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The Art of Demon-Quelling in Asia

/ Art Shots

Curated by: Katherine Anne Paul, PhD
The Virginia and William M. Spencer III Curator of Asian Art
Birmingham Museum of Art

Humanity, the world over, constantly grapples with life-threatening challenges—both physical and mental, historically and currently. This focused digital exhibition introduces different ways cultural traditions in India, Indonesia, Thailand, Tibet, Mongolia, and Vietnam have addressed these challenges artistically. All these works were intended to provide focus for hope and action as well as soothe despair. They address quelling the demons of family feuds, infertility, famine, natural disasters, and profound grief for lost life as well as the uncertainties of the future. Over the centuries billions of individuals have taken comfort from their stories—stories not only of survival, but also triumph for a better future for all who come with sincere hearts and minds.

Action-Hero of Indonesia and India!

The Hero Bhima

At his side, look for the tell-tale mace, a form of cudgel like a baseball bat. Also notice his muscled body, full moustache, curly hair, crown and diagonally draped sacred thread. These elements identify this figure as Bhima, a heroic character in the battle-ridden epic narrative the Mahabharata. He is the second of the five Pandava brothers who are the rivals of their cousins the Kaurava family. In Java, this heroic character took on a new life as from the Majapahit period (1293-1517) when Bhima became a central focus of devotion rather than a supporting figure. Initially considered a form of the Hindu god Shiva, in later times local Muslims honored him as a Muslim hero.

Today, Bhima remains a popular figure worshipped to rid the rice fields from devastating parasites, thus preserving the primary food source. The mudra gesture of his right hand—when properly empowered—is believed to grant a child to the childless. Additionally, he is the star of a number of theatrical events—ranging from wayang shadow-puppet plays to contemporary live action and animated movies. For example, in his namesake play “Bhima-swarga” he rescues his parents from hell and delivers them to heaven.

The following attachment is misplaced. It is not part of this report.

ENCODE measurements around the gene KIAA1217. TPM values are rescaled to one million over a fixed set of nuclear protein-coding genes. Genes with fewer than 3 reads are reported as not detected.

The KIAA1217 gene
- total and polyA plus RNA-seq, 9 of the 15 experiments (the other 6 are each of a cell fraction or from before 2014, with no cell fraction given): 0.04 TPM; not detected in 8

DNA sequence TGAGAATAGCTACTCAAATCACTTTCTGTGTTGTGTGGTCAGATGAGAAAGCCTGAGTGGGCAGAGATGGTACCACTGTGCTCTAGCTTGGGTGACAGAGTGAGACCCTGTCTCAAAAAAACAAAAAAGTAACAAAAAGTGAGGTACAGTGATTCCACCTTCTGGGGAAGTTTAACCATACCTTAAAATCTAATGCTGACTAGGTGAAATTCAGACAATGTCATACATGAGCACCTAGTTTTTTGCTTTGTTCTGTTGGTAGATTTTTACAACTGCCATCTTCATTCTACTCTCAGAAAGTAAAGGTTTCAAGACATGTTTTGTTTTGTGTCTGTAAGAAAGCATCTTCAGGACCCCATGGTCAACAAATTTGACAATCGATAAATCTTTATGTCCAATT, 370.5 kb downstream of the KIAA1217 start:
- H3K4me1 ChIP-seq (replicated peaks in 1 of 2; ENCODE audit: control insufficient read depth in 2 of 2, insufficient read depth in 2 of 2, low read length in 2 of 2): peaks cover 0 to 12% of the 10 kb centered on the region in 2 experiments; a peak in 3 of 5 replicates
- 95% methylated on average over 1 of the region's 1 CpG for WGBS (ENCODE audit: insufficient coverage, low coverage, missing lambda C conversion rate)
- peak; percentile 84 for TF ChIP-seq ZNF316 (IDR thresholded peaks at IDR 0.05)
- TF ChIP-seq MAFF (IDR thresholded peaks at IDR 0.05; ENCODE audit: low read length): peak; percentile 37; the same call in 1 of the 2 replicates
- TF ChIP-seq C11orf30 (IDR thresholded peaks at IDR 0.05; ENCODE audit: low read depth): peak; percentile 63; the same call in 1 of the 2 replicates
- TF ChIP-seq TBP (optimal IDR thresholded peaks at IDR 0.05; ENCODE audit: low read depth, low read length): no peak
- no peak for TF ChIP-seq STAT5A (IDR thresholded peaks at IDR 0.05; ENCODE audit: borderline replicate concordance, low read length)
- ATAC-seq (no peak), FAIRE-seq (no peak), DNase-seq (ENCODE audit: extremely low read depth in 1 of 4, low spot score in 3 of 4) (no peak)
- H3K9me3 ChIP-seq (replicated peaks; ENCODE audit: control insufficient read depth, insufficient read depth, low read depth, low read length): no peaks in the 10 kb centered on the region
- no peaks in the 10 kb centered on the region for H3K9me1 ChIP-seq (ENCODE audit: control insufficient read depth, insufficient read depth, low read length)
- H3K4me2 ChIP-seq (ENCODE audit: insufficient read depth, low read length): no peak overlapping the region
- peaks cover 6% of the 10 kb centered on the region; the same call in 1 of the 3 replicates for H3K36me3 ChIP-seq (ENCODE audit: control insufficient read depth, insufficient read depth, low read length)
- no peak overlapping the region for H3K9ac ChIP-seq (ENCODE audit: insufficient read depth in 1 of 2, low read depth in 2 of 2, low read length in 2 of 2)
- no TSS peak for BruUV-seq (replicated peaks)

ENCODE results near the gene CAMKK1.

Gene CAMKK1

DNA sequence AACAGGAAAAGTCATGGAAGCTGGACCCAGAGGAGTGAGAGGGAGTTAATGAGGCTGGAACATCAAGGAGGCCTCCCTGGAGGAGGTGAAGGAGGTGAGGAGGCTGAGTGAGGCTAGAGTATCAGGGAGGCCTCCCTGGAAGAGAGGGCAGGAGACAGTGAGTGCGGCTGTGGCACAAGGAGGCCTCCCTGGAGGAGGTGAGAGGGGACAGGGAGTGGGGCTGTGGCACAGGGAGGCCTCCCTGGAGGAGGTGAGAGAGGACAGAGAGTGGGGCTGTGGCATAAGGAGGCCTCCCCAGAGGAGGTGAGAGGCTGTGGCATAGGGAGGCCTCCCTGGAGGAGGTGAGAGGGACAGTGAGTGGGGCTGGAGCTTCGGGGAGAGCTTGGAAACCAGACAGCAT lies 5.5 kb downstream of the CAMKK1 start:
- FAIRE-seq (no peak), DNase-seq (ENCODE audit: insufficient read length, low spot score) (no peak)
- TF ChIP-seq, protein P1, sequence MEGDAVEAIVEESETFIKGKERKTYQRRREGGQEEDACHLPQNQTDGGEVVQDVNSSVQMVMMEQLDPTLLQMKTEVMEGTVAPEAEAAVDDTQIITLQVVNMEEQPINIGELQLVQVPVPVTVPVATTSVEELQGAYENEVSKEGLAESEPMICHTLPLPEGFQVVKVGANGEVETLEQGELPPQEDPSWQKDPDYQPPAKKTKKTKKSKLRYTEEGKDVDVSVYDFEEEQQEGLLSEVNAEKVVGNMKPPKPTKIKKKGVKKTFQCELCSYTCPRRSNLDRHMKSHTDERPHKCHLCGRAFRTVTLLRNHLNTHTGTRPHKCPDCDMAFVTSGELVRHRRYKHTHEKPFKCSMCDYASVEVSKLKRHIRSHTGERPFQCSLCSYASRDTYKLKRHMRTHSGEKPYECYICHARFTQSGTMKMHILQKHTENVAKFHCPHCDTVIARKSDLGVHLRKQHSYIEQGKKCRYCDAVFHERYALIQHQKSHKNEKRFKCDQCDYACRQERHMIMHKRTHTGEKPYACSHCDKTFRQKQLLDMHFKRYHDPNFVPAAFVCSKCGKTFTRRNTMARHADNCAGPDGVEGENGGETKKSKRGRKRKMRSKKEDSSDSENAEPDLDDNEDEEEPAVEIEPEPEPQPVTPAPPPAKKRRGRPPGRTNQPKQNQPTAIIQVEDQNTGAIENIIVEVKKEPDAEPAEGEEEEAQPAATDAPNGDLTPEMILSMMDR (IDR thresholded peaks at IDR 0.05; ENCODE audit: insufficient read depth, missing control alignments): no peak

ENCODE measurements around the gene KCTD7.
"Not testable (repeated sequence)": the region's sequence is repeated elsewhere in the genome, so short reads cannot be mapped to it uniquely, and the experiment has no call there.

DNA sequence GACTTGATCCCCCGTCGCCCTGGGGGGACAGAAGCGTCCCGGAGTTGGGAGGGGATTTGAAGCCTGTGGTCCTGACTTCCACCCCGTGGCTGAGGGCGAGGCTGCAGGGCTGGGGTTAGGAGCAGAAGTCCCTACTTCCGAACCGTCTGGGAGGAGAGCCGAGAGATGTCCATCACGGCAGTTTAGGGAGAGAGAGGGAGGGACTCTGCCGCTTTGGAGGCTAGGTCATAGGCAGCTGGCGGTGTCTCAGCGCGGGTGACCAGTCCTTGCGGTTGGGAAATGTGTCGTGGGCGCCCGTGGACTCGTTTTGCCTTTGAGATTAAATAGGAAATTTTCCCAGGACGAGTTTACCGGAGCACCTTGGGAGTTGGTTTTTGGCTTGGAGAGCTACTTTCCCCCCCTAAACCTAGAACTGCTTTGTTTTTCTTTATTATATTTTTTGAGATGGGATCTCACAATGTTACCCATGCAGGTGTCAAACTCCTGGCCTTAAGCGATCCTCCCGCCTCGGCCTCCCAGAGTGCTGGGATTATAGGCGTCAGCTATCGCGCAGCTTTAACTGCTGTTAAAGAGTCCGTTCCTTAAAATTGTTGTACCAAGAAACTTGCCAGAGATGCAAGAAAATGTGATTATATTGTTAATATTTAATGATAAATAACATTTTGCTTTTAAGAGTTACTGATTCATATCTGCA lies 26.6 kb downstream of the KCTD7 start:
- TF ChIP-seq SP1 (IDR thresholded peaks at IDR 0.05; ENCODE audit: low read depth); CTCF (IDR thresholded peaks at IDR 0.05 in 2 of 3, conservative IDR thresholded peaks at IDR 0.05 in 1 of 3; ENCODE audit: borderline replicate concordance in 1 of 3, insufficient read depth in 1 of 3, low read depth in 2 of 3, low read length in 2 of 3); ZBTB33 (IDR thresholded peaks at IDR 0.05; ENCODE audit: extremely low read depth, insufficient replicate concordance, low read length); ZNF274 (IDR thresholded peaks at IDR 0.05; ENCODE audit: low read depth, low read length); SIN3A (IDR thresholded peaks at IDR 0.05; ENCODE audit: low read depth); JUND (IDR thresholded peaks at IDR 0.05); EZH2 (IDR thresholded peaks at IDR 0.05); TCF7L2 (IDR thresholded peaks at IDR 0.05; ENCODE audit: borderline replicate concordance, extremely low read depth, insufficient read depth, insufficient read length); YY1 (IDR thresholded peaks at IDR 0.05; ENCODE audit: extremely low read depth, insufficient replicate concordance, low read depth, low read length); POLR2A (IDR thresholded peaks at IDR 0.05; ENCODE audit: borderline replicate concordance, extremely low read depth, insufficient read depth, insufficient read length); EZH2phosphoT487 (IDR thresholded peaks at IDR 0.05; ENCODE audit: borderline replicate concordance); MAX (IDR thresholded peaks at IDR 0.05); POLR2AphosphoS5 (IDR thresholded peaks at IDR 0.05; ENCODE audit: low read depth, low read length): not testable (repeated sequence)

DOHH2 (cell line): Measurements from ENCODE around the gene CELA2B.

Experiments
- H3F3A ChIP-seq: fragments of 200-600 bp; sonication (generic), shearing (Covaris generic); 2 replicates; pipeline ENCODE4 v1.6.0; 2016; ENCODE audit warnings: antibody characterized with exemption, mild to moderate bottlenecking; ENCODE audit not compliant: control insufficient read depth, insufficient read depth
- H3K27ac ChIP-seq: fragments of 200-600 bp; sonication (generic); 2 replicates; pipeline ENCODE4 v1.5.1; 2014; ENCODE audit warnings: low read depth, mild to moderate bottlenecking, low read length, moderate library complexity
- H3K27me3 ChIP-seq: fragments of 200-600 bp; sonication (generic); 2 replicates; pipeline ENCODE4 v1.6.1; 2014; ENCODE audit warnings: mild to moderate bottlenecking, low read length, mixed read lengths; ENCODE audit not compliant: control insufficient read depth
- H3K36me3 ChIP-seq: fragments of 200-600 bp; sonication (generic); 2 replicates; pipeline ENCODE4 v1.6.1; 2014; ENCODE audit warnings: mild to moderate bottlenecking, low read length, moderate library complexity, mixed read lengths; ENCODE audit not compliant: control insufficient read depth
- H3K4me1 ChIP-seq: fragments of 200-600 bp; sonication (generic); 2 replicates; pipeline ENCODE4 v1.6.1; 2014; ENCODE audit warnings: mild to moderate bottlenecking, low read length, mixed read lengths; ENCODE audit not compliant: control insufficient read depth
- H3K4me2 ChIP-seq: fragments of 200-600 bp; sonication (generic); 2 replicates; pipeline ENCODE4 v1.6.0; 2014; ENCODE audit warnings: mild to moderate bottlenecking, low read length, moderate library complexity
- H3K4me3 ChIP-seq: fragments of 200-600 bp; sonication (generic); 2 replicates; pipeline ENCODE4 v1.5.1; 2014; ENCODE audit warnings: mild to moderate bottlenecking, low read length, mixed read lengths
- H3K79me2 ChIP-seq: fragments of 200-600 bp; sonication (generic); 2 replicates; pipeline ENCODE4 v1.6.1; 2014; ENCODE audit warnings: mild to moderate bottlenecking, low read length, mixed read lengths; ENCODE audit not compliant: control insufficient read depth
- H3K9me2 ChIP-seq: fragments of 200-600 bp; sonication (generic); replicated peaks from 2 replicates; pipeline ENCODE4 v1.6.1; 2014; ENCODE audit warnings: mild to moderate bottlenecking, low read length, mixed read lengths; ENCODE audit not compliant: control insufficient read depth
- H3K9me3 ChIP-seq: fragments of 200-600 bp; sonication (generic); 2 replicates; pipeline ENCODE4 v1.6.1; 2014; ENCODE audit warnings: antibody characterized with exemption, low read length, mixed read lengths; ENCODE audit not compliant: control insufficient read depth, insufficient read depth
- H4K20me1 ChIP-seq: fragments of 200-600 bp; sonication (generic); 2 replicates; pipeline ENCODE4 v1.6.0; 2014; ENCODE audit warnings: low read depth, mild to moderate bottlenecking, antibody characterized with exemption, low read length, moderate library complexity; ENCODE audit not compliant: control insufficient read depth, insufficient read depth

Image Credit:
The Hero Bhima
Java, Indonesia
13th – 15th century, Majapahit period (1293-1517)
Andesite stone
Gift of Mr. and Mrs. Elton B. Stephens 1984.12

To hell and back, a tale preaching self-improvement

Monk Phra Malai, Visiting Hell and Heaven

This work is a visual narrative of a morality tale popularized in Thailand. The hero is the Buddhist Monk Phra Malai. The Buddhist worldview (like that in Hinduism and Jainism) describes time as cyclic with most people being reborn over and over again until they are able (through their spiritual practice) to attain nirvana or moksha—freedom from the cycle of rebirth. If, however, you behave badly in this life you may be reborn as an animal, hungry ghost, human in terrible circumstances or even a god or demi-god. Because he has behaved in the most kind, generous and moral manner—not only in this life, but also in his previous lives—the Monk Phra Malai has great merit. Merit here is the spiritual currency that Buddhists strive to acquire not only for themselves, but also for their loved ones. The greater merit you have, the more likely you will be reborn in a good situation or, as even be able to do something extraordinary, like go to hell and back. The story is told with three scenes all depicted in one sculpture:

Scene 1: Visiting Hell

The Monk Phra Malai travels to hell to visit the damned in order to ease their pain. The shaven-headed monk stands above three emaciated souls in hell. Two of these figures raise their hands above their heads in a gesture of penance and repentance. They beg the Monk to ask their living relatives to make merit for them through religious acts that will shorten their time in hell and hasten their next rebirth.

Scene 2: Helping A Poor Man

Upon leaving hell, the Monk delivers this message to the relatives of the hell residents. The Monk then meets a poor man who kneels before him and offers a bouquet of eight lotus flowers. Offering flowers to monks is a merit-making activity. The poor man makes this offering to be born in a better future rebirth.

Scene 3: Speaking with the Gods in Heaven